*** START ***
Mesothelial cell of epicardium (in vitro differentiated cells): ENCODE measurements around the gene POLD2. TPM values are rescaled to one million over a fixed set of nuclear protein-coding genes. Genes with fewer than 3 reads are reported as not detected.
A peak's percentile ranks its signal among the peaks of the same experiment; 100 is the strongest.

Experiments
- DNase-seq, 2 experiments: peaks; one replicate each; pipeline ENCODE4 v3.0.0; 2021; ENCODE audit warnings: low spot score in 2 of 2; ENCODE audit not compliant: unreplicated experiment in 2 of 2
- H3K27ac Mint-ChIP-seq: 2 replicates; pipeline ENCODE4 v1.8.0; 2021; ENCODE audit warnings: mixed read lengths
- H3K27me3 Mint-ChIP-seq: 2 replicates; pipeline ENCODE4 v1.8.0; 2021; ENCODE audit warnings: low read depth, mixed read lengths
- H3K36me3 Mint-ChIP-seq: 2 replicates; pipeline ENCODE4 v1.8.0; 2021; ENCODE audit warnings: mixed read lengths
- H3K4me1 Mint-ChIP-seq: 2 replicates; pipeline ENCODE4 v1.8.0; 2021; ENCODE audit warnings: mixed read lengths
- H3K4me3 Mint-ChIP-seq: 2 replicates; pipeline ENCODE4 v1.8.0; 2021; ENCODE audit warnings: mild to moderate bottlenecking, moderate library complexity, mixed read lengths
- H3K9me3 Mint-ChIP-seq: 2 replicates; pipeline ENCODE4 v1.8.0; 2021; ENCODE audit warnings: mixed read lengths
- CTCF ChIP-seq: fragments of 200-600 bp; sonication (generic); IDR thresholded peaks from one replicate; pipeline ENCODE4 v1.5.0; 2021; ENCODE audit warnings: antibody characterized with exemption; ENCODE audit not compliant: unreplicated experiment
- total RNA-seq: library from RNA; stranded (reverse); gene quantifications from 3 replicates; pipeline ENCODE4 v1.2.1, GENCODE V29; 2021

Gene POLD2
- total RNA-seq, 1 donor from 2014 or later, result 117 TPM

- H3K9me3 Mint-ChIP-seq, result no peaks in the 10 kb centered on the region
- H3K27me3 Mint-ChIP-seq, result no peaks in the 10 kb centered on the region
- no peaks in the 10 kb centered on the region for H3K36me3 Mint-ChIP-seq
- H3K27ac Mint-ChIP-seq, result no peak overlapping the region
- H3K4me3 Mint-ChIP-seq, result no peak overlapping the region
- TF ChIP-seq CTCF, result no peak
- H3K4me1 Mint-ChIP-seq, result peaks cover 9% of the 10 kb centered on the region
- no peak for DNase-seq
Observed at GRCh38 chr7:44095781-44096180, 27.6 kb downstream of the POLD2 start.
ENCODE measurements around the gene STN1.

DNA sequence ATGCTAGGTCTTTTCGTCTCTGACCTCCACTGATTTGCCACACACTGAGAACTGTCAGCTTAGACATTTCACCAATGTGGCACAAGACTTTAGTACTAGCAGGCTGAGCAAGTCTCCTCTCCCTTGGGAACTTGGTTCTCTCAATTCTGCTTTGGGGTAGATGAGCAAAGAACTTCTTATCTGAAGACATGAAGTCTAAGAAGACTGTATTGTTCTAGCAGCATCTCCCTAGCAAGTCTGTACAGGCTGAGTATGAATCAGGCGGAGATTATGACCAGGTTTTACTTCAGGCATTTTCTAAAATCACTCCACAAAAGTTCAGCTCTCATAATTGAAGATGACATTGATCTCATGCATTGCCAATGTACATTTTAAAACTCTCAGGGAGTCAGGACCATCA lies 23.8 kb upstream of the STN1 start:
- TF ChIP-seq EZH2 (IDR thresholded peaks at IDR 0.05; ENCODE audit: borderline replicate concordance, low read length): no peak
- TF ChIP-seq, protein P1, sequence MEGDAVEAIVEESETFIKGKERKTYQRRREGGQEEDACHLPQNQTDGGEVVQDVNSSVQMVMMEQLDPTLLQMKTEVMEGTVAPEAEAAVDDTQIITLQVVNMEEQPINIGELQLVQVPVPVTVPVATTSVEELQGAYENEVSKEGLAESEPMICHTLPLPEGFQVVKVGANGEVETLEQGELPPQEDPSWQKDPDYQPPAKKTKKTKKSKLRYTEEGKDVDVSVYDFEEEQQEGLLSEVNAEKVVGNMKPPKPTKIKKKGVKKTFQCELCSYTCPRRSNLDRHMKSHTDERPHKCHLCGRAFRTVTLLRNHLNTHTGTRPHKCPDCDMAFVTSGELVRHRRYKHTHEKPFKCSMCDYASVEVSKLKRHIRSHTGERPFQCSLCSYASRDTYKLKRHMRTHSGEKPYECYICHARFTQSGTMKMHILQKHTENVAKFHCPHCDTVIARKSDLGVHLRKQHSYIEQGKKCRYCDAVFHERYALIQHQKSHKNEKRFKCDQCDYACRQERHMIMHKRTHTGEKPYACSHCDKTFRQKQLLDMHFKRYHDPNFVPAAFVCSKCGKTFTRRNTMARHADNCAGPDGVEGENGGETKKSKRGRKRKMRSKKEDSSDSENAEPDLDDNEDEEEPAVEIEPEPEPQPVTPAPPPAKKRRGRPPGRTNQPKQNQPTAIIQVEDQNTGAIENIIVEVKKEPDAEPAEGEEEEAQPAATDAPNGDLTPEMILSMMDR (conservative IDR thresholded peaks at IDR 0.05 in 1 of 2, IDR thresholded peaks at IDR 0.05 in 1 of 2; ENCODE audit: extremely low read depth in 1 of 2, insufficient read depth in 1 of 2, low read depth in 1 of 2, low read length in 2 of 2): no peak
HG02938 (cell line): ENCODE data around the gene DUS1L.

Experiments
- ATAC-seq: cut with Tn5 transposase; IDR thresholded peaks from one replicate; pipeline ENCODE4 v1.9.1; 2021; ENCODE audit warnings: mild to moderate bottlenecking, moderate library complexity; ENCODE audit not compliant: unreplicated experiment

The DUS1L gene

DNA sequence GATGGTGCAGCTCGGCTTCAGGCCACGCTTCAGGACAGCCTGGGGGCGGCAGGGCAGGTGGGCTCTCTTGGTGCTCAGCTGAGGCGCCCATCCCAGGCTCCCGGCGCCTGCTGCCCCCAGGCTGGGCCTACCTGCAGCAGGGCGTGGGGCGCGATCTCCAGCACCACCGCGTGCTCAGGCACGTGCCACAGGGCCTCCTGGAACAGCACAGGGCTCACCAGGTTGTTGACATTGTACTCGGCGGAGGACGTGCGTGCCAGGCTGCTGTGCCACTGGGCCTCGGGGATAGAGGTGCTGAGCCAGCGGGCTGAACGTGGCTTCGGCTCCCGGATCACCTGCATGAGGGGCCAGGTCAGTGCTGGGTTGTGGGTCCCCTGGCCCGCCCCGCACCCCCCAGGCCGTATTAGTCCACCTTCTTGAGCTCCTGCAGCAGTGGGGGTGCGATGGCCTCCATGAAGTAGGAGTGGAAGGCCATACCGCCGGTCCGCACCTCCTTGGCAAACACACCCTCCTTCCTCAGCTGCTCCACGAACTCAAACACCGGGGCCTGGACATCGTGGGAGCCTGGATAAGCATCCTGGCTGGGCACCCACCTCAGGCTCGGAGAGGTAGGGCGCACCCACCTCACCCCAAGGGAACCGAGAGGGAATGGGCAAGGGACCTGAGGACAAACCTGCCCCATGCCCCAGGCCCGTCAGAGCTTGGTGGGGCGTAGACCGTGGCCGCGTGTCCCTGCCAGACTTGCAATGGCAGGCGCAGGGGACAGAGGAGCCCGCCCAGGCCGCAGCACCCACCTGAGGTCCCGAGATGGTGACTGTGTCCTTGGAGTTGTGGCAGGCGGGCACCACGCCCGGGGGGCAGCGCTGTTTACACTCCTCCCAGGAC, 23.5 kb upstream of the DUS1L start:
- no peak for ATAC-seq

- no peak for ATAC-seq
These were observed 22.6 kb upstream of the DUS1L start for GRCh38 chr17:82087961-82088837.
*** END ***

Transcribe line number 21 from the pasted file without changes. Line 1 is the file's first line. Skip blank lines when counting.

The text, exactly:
- H3K4me1 Mint-ChIP-seq, result peaks cover 9% of the 10 kb centered on the region